It Takes Two
Jamal Elliott '96 and Kristi Littell '94 traveled in different circles when they attended Haverford College, but both fondly remember sledding on cafeteria trays in the winter. They later made sure to buy similar trays so their students at the Wissahickon Charter School in Philadelphia could do the same.
Elliott and Littell could make such an executive decision because they are the Co-CEOs of the school. Elliott was a sociology major and former Haverford basketball player who taught kindergarten as a Philadelphia charter school he helped open before working in admissions at Ursinus College. Littell was an anthropology major who became Haverford’s first Student Activities Director upon graduation. Although both pursued careers in education, they were not in touch after graduation and their paths each led to Wissahickon by sheer coincidence.
When asked to serve as Co-CEOs three years ago, Elliott was Wissahickon’s Dean of Students and Littell designed and ran the school’s Discovery Program, a weekly class with a nature-related interdisciplinary curriculum. “We didn’t know each other that well when the arrangement was proposed,” says Littell, who is also the Dean of Administration. “We took a leap of faith.”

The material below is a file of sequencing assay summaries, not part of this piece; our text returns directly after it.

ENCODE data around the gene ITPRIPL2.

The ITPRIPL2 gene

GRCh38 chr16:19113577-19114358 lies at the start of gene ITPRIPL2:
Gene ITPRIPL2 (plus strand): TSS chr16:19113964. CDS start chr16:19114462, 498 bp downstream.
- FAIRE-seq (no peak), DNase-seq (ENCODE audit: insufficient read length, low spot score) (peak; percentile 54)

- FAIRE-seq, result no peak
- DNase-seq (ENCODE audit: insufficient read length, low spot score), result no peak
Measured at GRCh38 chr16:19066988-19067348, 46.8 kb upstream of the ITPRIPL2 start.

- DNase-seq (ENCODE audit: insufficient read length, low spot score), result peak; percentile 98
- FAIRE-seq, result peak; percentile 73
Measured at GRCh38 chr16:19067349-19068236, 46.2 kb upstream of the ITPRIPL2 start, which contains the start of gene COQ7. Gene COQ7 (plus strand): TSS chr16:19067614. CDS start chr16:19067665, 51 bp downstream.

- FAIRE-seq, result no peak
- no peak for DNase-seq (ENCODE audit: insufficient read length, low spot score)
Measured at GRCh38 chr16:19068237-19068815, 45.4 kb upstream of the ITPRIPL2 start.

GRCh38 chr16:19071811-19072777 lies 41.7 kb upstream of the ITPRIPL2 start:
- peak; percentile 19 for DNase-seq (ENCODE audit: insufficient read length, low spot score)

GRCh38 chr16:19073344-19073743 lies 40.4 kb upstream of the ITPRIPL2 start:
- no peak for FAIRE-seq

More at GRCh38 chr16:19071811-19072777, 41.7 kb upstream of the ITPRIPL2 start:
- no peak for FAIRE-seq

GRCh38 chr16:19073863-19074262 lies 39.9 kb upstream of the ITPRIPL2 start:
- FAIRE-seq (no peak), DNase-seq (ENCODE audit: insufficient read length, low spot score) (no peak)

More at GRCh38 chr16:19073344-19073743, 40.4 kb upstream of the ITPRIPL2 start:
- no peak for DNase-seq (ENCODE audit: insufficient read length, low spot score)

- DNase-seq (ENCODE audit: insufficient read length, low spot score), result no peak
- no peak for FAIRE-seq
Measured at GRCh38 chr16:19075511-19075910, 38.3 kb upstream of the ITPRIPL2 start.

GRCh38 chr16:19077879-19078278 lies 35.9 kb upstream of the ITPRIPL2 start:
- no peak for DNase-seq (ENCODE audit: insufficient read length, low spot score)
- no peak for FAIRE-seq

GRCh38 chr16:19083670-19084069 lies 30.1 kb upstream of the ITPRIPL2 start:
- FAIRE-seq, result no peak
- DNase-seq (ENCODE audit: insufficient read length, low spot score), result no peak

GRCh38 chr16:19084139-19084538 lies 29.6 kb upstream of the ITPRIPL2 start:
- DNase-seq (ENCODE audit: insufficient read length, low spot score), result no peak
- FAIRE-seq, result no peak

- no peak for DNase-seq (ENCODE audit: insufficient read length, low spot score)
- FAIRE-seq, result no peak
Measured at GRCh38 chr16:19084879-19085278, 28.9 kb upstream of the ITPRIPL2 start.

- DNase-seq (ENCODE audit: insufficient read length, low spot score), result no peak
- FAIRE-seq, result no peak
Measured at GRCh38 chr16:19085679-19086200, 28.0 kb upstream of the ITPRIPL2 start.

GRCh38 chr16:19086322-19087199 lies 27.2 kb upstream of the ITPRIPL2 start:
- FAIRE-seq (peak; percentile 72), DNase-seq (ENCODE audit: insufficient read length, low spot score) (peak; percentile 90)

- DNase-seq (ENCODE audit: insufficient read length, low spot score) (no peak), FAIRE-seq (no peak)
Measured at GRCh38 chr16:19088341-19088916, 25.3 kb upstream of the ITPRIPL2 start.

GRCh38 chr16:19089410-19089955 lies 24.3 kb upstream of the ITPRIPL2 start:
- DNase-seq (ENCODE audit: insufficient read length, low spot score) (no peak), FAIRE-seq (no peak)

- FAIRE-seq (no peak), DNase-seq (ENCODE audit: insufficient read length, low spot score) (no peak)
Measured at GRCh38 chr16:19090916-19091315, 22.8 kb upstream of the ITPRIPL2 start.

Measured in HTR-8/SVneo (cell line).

Wissahickon Charter School, which has 400 students in kindergarten through eighth grade, is one of two charter schools in Philadelphia with an environmental focus. Its mission is to expose children to nature in the city, says Littell, noting, “Nature is everywhere.”
Haverford’s Quaker tradition of consensus and community is evident in their management style. “From a leadership perspective, Kristi and I really value the input of our staff," says Elliott, the recipient of Haverford's 2008 Lawrence Forman ’60 Award. “It’s part of the fabric of the way we do business.”
Their unique partnership also capitalizes on their individual strengths and shared values. Elliott, who also remains Dean of Students, says of Littell, “Kristi is much more patient and inviting than I am.” She says: “Jamal is totally unflappable.”
In the three years they have worked together, Elliott and Littell say they have come to completely trust each other’s judgment. It’s good to have a real peer to talk to and share experiences, Littell explains. Neither is territorial about their respective duties, they agreed.
They also help affirm for each other the importance of making time for family and personal life. And family is all around – Elliott’s three sons attend Wissahickon and Littell’s son will start kindergarten in the fall, with her 10-month-old daughter eventually following.
Littell points out their collaboration is a good model for students, who are asked to work with others on a daily basis.
“I know I wouldn’t want to do the job alone,” Elliott adds.